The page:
we got it at a mid evil style festival from an herb vendor. I am sure we went about it wrong, plus we were both drunk all the time hehe. Anyway we boiled the herbs down until we got an oily mess and put that in everclear. After a couple months we tried it.. It did turn white with water and sugar but was too hard on the stomach to drink even dilluted. We gave it a good wine-o effort
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Old 29-10-2011, 21:20
mrsolearyscow mrsolearyscow is offline
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Re: Is modern Absinthe like modern Coke? Is something missing?

Quote:
Originally Posted by Basoodler View Post
we got it at a mid evil style festival from an herb vendor. I am sure we went about it wrong, plus we were both drunk all the time hehe. Anyway we boiled the herbs down until we got an oily mess and put that in everclear. After a couple months we tried it.. It did turn white with water and sugar but was too hard on the stomach to drink even dilluted. We gave it a good wine-o effort
Ahhh. I know you're meant to distill it after maceration to improve the strength and flavour, but I've been wondering how psychoactive the herb-flavored Everclear is if you drink it prior to distillation.
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Old 29-10-2011, 22:02
Basoodler Basoodler is offline
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Re: Is modern Absinthe like modern Coke? Is something missing?

as with most absinthe I've tried you get a suspition it is not placebo. I've only had 2 bottles that would negate the alcohol buzz. My buddy took the homemade bottle home and claimed he got something from it, but I myself just got a belly ache.

can we name the brands? Because I've seen reports of a bootleg swiss le blue around the same time.
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Old 29-10-2011, 22:42
rawbeer rawbeer is offline
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Re: Is modern Absinthe like modern Coke? Is something missing?

Naming brands is fine here.

but I've been wondering how psychoactive the herb-flavored Everclear is if you drink it prior to distillation.

Prior to distilling the absinthe he made my friend Jim took just a tiny taste of the macerated stuff - he got some on his finger and licked it off. Whew! Awful!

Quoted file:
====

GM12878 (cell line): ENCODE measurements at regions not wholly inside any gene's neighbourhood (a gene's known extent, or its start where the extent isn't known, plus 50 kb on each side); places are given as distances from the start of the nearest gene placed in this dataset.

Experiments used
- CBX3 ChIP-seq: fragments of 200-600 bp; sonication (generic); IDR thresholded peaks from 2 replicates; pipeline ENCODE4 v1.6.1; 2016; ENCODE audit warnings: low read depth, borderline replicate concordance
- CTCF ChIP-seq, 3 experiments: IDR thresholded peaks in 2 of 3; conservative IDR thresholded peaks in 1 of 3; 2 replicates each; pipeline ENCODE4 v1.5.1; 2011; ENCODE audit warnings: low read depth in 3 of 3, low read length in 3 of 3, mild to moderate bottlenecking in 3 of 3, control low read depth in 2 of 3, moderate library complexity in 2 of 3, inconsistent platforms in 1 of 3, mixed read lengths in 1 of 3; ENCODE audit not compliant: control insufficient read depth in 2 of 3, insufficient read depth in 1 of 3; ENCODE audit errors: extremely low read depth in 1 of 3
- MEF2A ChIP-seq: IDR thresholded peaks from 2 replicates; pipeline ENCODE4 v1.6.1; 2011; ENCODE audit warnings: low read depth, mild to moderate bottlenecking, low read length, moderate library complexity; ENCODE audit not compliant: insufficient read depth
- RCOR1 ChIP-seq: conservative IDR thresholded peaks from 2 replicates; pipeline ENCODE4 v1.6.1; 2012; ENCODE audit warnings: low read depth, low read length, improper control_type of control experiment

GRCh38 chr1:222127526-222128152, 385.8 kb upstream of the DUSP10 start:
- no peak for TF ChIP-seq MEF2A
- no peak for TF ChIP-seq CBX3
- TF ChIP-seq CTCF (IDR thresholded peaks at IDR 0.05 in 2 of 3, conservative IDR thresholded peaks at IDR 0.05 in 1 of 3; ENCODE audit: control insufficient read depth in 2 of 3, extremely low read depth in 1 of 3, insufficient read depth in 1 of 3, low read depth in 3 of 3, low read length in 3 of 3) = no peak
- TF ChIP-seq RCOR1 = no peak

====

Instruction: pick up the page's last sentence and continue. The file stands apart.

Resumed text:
I also suspect as Basoodler seems to confirm that this stuff could make you pretty sick, and it will leave a horrid taste lingering in your mouth for hours. This was why absinthe was such a magical innovation - wormwood had been used for thousands of years as a medicine but it was notoriously gross. Absinthe, via distillation, retained its "vertue", its essential oils, while removing the bitter absinthin compounds. This must have seemed quite miraculous at the time.

If you want to make a macerated absinthe you'd be better off not using wormwood (in which case it's not really absinthe, but then again if it isn't distilled it isn't absinthe either) but some other more palatable yet thujone rich herb like sage or something.

But seriously, distilling it isn't that hard, it's a cake walk compared to trying to distill liquor from a mash or wine base. Once you've done it a couple times it seems about as easy as boiling potatoes, although a bit more time consuming. But homemade absinthe is more of a pay-off than boiled potatoes.

There are some decent instructions on making distilled absinthe out there, if you look around. Websites catering to home distillers can be a good source of info. If anyone has any specific questions I may be able to answer them.

Swiss La Bleue is pretty good - I also got a bottle back in 2001. The modern legal versions like Clandestine are pretty good but don't seem to pack the wallop of the bootlegs. Nothing packs the wallop of homemade, although I've tried combining homemade with Clandestine, which I believe contains Chamomile, and the effect was nice and different from the homemade by itself.